Mirian Conti Captures Nostalgic Side of Argentinean Piano Music

Monday, June 25, 2012

American concert audiences can easily be led to believe that Argentinean music started and ended with Astor Piazzolla. He did, after all, internationalize that country’s greatest musical export, the tango, elevating it to a more complex form while integrating classical elements. Of course, there’s much more to this country’s musical heritage. Argentinean pianist Mirian Conti, now based in New York, sets out to showcase some of her homeland’s lesser-known composers from the past century on her new album “Nostalgias Argentinas.”

The collection of roughly a dozen pieces for piano leans heavily on composers who have taken up folk and popular styles like the Tango and the Milonga as their musical building blocks. They include Carlos Guastavino (1912-2000), a pianist and composer who had an international career and produced some 500 works, most of which are quite conservative stylistically, but also full of melodic invention and intoxicating harmonies. Conti plays his ten-movement Cantos Populares

Pedro Sáenz, a composer who studied with Honegger and Milhaud in Paris, adapts the tango, Creole walz and milonga forms in his suite Aquel Buenos Aires. A more modern, harmonically adventurous interpretation of folk styles can be heard in Gilardo Gilardi’s four-movement suite Cantares de mi cantar, while Horacio Salgán’s Don Agustín Bardi tango seems especially redolent of Piazzolla’s approach.

The prevailing moods of these and other pieces is of melancholy, longing and nostalgia, even as European influences (Chopin, Prokofiev, Franck) occasionally seep into the folk-based idioms. Conti, who, in addition to her performing career is on the faculty of the Evening Division at the Juilliard School, succinctly explains her intent for the recording in the liner notes: “For me, this recording brings with it nostalgia for my own musical past, for those Argentine composers lost or forgotten on the shelves of libraries, conservatories and old pianos.”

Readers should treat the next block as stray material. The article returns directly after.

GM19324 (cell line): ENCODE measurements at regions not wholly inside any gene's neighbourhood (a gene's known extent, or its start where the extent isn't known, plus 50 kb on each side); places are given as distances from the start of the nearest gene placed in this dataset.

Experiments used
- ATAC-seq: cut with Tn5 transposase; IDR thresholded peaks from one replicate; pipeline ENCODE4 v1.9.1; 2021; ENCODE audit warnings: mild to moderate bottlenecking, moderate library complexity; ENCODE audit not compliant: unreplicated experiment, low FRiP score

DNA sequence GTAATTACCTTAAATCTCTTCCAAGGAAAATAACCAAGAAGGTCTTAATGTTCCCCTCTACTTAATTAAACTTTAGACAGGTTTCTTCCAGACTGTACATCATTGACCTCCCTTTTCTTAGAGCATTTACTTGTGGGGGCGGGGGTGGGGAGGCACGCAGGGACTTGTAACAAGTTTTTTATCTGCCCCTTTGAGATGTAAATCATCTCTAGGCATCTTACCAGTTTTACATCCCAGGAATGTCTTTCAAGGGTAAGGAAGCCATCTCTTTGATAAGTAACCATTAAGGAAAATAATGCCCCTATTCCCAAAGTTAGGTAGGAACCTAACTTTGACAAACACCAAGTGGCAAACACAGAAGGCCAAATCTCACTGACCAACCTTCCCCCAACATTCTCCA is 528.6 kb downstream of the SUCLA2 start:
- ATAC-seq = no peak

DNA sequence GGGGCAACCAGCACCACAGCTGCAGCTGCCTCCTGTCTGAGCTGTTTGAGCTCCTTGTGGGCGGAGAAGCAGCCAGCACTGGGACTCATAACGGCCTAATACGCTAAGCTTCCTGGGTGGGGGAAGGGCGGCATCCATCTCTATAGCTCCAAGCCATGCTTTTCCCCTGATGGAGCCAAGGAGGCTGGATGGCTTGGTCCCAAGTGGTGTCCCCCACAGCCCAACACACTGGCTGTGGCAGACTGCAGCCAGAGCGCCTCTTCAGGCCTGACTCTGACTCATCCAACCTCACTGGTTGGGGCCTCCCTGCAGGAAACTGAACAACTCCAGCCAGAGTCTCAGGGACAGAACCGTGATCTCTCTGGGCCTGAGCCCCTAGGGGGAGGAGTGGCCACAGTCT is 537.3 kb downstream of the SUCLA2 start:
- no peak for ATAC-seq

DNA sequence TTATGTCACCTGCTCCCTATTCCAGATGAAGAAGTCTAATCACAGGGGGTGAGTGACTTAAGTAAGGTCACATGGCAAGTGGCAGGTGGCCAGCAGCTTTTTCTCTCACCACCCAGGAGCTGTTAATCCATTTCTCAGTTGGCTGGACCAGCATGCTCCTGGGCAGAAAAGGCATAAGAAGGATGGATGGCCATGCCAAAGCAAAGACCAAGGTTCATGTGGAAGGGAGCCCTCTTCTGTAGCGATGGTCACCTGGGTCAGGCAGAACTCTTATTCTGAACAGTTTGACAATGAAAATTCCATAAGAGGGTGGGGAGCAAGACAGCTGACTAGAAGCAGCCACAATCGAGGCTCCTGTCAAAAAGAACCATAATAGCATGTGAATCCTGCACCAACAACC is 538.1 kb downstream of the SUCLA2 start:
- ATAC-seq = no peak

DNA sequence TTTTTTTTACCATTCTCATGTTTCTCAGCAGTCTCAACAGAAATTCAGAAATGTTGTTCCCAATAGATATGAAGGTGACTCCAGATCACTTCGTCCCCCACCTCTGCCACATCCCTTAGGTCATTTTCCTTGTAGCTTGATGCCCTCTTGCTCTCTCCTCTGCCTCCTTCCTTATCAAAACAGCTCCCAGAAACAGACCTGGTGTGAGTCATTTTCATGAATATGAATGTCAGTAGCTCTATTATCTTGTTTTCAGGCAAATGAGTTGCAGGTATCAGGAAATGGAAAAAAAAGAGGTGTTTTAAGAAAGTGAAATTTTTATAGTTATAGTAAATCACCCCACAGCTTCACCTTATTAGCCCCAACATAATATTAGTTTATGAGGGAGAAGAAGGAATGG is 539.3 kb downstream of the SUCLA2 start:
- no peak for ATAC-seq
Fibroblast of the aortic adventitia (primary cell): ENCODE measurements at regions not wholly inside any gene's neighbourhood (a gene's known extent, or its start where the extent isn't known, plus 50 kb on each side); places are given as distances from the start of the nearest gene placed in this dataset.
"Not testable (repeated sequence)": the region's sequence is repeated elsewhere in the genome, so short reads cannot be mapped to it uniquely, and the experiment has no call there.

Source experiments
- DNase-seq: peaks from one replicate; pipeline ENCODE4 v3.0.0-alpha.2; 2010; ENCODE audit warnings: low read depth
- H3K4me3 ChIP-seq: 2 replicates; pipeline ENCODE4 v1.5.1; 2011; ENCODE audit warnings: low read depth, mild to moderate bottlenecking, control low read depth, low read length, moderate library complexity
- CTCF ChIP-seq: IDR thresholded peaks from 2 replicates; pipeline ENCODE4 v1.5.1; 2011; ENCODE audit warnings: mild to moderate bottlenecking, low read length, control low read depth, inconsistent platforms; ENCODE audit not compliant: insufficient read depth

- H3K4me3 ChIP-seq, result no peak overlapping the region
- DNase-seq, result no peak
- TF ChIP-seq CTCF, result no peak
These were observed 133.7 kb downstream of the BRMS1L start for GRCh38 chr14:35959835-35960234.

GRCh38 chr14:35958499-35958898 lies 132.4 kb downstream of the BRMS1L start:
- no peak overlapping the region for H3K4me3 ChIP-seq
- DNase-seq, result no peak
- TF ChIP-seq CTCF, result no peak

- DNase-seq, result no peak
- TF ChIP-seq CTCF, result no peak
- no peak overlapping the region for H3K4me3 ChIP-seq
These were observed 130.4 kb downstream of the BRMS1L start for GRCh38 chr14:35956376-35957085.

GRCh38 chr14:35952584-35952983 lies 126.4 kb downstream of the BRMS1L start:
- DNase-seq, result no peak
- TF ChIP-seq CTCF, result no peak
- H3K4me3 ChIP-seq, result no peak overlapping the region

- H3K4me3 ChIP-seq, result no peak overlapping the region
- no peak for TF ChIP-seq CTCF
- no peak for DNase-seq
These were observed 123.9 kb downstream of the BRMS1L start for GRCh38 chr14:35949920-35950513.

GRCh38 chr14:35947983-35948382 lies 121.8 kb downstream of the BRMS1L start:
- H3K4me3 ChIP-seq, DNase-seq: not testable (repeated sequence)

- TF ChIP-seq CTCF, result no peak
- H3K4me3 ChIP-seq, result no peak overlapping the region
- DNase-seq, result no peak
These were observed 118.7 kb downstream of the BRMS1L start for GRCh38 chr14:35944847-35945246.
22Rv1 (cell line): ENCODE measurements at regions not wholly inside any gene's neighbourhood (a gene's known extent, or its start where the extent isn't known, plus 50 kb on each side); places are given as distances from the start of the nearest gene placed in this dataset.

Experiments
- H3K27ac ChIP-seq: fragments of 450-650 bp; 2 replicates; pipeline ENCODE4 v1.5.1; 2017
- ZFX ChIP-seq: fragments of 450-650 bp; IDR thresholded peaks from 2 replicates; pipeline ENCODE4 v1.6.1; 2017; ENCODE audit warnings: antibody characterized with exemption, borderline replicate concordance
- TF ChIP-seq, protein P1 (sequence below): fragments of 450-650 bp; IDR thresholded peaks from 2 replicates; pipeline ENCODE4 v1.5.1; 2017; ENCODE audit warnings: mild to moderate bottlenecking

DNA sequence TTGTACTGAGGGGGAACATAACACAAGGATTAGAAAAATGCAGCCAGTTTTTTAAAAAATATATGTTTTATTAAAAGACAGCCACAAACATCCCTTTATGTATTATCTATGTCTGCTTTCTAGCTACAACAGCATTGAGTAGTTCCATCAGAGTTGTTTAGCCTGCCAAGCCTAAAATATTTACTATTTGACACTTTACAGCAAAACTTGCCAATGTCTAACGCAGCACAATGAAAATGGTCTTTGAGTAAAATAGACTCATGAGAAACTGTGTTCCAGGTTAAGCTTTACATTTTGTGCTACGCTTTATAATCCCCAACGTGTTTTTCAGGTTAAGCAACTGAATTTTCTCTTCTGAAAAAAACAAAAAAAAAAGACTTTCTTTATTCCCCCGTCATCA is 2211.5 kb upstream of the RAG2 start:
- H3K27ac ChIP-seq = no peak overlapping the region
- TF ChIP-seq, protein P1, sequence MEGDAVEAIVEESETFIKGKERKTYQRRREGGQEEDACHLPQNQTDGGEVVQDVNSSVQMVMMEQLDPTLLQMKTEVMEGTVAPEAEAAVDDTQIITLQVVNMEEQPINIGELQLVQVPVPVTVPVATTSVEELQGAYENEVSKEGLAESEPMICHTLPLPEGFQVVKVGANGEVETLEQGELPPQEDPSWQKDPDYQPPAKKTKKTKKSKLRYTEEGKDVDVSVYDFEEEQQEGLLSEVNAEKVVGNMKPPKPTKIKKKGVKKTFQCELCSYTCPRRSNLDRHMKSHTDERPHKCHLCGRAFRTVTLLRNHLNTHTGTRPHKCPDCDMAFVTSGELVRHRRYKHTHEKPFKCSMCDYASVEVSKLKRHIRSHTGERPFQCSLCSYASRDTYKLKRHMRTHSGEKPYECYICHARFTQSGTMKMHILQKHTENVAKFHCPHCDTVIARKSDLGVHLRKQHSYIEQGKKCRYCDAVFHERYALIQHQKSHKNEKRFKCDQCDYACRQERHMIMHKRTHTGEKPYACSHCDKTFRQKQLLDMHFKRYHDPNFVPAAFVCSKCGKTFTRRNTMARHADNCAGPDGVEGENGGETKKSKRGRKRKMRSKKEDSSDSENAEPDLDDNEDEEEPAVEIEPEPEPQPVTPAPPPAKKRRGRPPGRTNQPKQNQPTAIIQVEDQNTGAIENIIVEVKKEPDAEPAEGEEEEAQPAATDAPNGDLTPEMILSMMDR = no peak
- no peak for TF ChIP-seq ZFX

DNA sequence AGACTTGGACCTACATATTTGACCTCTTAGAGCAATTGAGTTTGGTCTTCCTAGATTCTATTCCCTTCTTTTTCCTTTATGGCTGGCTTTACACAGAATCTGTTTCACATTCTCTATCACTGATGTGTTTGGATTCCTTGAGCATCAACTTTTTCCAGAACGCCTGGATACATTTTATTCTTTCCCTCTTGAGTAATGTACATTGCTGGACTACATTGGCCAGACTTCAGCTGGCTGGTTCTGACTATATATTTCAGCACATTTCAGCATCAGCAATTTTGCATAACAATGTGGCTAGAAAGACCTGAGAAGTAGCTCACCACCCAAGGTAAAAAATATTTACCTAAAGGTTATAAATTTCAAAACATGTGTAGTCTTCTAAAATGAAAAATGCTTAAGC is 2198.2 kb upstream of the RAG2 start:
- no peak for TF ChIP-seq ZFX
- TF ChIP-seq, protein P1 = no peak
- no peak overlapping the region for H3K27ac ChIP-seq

Mirian Conti
Nostalgias Argentinas
Available at Arkivmusic.com


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Comments [6]

Musiclv from 77/2, Shah Ali Bagh, Mirpur Dhaka 1216

Music fans! A great place to find the alternative music you love and discover some new tunes you'll enjoy is this website.

Apr. 01 2013 03:59 AM
Nat Kendrick

Two professors at my college (Susquehanna University) gave a recital of Guastavino vocal and piano duet works. It's always enjoyable to step out of the canon that we become so transfixed on and open our ears to something new.

Jun. 29 2012 11:04 PM
Neil Schnall

In addition to those cited by Mr. Meltzer, Ms. Conti's previous release on the Steinway label is the complete cycle of the mazurkas of Chopin. I don't think a single example of that collection has been aired by WQXR.

Actually, Chopin's mazurkas are, like so much other standard repertoire, given scant attention on this venue. There have been a few here and there, performed by a couple of other artists.

Nevertheless, Ms. Conti's performances are indeed welcome, as are the opportunities offered to hear repertoire that is off the beaten track.

Jun. 27 2012 01:08 PM
Michael Meltzer

Recognition of the extraordinary talent and compelling musical personality of Mirian Conti has been long overdue. Although her performances of Granados are exquisite, her Ginastera stunning and her Turina a profound exploration, one mustn't "type" her, or run the risk of missing out on some excellent Beethoven, Chopin and contemporary Americans. Congratulations, WQXR!

Jun. 25 2012 11:09 PM
Robert from New York City

This is great news. I'm glad to finally be able to listen to these great Argentine composers on WQXR. I have one comment to the article, though. Horacio Salgán was a huge influence on Astor Piazzolla. The maestro, who is now 96 years old, is one of the best pianist in the world, admired by Rubinstein and one of the few Afro-Argentines still alive. In any case we could say that Piazzolla's approach is redolent of Salgán.

Jun. 25 2012 10:47 PM

Muy linda nota. Felicitaciones Mirian! Saludos desde Buenos Aires.

Jun. 25 2012 12:50 AM

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